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  1. Describe the epidemiology, risk factors, etiology, pathogenesis, diagnosis, and general prognosis of amyotrophic lateral sclerosis (ALS).

  2. Compare and contrast the El Escorial and Awaji-Shima diagnostic criteria for ALS.

  3. Differentiate among impairments related to lower motor neuron, upper motor neuron, and bulbar pathology.

  4. Discuss the medical and health care management of individuals with ALS.

  5. Outline a framework for rehabilitation for individuals with ALS.

  6. Describe the components of the physical therapy examination for ALS.

  7. Describe the role of the physical therapist in the management ALS and the factors that influence intervention options.

  8. Compare and contrast overwork damage and disuse atrophy as it relates to ALS.

  9. Describe considerations that must be taken into account when designing an exercise program for an individual with ALS.

  10. Describe common impairments associated with ALS and the physical therapy interventions to address these impairments.

  11. Determine the goals and expected outcomes for an individual with ALS based on physical therapist examination findings.

  12. Design a physical therapy plan of care for the individual with ALS.


Motor neuron diseases (MNDs) include a heterogeneous spectrum of inherited and sporadic (no family history) clinical disorders of the upper motor neurons (UMNs), lower motor neurons (LMNs), or a combination of both1 (Table 17.1). Amyotrophic lateral sclerosis (ALS),* commonly known as Lou Gehrig’s disease, is the most common and devastatingly fatal MND among adults. “Pure” ALS is typically characterized by the degeneration and loss of motor neurons in the spinal cord, brainstem, and brain, resulting in a variety of UMN and LMN clinical signs and symptoms.2 It is important to note that ALS is increasingly being considered a multisystem disorder or syndrome, with variable pathological involvement of extra-motor networks and connections, in addition to the LMNs and UMNs.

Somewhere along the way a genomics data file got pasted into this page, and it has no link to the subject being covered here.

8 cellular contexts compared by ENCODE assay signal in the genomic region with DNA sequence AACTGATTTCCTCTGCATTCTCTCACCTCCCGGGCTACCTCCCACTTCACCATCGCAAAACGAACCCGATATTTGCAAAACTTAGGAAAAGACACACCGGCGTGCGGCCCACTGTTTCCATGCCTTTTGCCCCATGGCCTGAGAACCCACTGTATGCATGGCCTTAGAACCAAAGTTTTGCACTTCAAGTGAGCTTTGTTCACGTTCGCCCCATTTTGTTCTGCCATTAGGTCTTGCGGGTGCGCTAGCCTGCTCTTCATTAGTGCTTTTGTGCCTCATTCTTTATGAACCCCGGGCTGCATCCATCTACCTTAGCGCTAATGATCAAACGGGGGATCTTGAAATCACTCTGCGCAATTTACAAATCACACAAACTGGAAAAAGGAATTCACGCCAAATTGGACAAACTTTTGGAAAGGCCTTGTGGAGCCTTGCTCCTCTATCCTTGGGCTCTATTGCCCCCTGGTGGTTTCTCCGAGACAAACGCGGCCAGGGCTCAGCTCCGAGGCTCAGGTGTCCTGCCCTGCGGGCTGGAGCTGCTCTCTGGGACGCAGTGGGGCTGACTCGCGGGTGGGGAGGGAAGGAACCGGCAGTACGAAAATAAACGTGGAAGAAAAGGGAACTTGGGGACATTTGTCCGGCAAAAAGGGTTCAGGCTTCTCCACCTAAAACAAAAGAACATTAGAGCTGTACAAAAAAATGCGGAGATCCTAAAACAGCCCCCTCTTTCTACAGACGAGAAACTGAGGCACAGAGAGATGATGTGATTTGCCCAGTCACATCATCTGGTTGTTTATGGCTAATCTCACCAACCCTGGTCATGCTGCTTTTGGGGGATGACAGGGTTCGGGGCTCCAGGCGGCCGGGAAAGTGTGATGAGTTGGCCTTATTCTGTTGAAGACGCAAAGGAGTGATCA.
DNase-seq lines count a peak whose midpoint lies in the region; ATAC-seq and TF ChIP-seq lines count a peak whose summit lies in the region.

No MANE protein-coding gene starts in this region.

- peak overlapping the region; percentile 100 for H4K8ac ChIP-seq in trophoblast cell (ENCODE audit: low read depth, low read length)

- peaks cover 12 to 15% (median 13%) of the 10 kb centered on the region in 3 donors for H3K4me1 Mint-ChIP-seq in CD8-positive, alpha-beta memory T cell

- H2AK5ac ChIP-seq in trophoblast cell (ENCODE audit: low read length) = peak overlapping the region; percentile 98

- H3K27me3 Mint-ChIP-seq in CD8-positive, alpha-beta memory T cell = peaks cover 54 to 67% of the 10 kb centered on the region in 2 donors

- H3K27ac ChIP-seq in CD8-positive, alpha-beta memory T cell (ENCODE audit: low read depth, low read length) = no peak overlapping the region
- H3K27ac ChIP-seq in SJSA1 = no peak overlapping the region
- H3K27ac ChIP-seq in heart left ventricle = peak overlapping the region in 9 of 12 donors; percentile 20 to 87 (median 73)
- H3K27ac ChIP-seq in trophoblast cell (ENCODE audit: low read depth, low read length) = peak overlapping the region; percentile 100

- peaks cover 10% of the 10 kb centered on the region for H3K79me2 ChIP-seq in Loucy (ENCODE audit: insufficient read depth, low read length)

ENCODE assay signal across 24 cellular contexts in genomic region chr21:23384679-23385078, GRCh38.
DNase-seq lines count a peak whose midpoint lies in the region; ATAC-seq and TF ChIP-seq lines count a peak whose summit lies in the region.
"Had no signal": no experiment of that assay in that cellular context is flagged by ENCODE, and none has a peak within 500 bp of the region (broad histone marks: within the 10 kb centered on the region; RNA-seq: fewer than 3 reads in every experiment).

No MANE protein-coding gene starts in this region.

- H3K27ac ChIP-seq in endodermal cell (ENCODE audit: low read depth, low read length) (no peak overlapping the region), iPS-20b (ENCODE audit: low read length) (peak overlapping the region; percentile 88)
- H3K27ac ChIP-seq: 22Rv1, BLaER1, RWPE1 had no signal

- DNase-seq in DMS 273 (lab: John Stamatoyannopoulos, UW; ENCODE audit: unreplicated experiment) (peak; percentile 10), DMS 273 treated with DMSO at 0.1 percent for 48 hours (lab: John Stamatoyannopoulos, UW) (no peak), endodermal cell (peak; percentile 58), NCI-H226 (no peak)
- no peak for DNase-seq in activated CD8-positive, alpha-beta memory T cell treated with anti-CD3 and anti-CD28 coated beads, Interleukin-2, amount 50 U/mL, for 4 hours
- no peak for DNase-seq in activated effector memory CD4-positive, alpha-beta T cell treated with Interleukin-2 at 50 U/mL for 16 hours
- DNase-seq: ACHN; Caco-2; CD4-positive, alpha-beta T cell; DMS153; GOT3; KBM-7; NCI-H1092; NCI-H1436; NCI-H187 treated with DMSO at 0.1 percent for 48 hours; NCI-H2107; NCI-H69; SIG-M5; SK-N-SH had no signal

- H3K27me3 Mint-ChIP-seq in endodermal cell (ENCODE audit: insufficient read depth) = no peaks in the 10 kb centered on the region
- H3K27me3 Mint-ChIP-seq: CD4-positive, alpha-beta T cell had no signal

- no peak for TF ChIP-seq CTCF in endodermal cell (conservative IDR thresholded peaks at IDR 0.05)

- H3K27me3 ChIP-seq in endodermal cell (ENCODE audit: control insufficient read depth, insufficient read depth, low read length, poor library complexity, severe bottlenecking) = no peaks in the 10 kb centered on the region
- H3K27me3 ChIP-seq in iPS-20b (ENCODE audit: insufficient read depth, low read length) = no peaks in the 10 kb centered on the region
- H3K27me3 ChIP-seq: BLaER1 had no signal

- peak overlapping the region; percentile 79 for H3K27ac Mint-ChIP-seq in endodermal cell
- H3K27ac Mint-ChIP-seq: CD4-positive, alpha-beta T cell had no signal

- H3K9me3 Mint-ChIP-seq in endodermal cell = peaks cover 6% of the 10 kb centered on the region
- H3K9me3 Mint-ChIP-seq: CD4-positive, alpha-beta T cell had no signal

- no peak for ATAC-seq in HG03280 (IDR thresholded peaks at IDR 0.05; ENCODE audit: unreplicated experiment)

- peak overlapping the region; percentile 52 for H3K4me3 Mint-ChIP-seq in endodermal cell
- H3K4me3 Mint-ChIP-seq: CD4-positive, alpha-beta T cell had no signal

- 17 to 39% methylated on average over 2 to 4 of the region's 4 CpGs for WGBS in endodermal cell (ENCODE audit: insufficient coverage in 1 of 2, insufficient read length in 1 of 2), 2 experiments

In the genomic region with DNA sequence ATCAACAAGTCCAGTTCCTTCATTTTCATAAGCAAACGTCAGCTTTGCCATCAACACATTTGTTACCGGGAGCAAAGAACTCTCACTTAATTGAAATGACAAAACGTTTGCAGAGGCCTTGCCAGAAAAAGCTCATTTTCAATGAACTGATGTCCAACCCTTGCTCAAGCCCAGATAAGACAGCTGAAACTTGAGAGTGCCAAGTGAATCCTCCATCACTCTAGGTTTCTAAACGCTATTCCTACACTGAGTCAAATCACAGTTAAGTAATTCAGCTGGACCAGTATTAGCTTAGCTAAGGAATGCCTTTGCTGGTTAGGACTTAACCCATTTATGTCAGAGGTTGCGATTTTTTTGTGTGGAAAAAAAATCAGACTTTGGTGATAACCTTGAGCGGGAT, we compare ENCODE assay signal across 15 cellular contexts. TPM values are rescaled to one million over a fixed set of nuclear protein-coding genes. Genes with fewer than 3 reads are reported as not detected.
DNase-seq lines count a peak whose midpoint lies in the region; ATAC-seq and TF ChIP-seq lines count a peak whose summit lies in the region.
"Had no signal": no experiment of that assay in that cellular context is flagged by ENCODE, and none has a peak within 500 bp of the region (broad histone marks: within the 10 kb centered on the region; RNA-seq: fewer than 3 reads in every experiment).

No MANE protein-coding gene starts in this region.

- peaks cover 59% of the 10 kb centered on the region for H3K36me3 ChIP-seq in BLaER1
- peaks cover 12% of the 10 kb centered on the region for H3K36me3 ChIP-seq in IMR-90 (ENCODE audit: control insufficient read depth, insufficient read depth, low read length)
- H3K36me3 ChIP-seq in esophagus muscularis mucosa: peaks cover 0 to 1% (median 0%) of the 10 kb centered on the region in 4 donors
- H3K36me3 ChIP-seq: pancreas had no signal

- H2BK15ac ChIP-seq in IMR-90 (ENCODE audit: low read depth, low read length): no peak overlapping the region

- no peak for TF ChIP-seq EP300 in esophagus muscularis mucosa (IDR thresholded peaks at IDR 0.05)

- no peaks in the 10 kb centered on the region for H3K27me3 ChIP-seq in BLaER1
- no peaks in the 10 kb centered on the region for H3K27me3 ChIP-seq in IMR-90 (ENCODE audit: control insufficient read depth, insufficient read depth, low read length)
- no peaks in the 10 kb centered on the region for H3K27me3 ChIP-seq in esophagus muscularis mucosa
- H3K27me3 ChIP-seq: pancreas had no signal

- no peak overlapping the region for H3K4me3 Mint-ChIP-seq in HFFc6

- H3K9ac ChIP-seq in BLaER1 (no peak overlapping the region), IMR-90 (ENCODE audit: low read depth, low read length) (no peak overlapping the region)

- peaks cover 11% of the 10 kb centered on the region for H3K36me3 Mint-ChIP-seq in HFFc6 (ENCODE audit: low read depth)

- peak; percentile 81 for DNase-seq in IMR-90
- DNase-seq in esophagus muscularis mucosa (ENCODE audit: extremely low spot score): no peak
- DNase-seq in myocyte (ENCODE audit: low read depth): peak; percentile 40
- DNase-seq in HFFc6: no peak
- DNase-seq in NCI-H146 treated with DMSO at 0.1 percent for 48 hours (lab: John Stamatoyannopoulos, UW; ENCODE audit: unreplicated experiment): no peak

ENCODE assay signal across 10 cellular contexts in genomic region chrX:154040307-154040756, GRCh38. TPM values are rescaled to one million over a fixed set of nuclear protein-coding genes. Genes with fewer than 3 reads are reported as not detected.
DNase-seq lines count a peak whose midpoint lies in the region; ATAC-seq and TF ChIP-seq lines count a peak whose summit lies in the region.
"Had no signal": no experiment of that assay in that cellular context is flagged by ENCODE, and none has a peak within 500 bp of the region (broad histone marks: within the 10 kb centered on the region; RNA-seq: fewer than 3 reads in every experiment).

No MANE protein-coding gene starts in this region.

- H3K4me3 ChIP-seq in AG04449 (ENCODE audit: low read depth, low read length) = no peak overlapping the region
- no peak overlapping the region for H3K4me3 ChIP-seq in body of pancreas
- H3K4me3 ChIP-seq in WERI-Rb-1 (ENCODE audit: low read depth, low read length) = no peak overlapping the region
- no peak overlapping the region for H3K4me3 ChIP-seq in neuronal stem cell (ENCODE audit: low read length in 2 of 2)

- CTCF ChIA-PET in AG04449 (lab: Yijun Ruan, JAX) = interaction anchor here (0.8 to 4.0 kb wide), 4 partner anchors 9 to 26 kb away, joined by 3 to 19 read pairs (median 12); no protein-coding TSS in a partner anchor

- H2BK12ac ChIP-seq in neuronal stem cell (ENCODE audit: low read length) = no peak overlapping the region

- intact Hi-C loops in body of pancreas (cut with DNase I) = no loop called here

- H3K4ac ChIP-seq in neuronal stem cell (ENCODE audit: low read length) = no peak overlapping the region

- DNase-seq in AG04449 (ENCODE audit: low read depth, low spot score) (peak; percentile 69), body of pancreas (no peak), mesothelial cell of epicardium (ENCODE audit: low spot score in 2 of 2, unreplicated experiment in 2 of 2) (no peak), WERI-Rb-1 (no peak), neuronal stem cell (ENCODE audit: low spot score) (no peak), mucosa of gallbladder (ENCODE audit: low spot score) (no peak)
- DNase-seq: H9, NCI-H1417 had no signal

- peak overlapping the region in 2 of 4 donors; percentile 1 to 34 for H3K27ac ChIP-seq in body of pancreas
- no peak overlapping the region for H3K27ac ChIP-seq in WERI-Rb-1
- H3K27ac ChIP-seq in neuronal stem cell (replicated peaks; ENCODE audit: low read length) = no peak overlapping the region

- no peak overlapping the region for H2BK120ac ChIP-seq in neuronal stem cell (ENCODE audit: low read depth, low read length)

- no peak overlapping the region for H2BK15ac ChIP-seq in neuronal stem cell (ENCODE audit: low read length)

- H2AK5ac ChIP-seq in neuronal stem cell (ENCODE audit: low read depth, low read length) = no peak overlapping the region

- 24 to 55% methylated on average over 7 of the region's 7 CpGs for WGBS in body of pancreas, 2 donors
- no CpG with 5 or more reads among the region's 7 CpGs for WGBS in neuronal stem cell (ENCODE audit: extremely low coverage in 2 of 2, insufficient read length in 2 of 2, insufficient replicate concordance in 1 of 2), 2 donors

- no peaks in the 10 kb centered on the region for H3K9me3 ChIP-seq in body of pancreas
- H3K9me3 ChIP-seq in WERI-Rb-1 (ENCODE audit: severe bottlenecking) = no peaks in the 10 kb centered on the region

Table 17.1Motor Neuron Disorders

*The term MND is used to describe the disease in the United Kingdom, whereas the term ALS is used in North America and Europe. In Europe, ALS is also called Charcot’s disease.


It is estimated that 30,000 individuals in the United States have ALS at any one time and 15 cases are diagnosed every day. Except in a very few high-incidence areas, such as Guam, Western New Guinea, and the Kii Peninsula of Japan (geographical foci, Western Pacific form of ALS), the overall incidence of ALS ...

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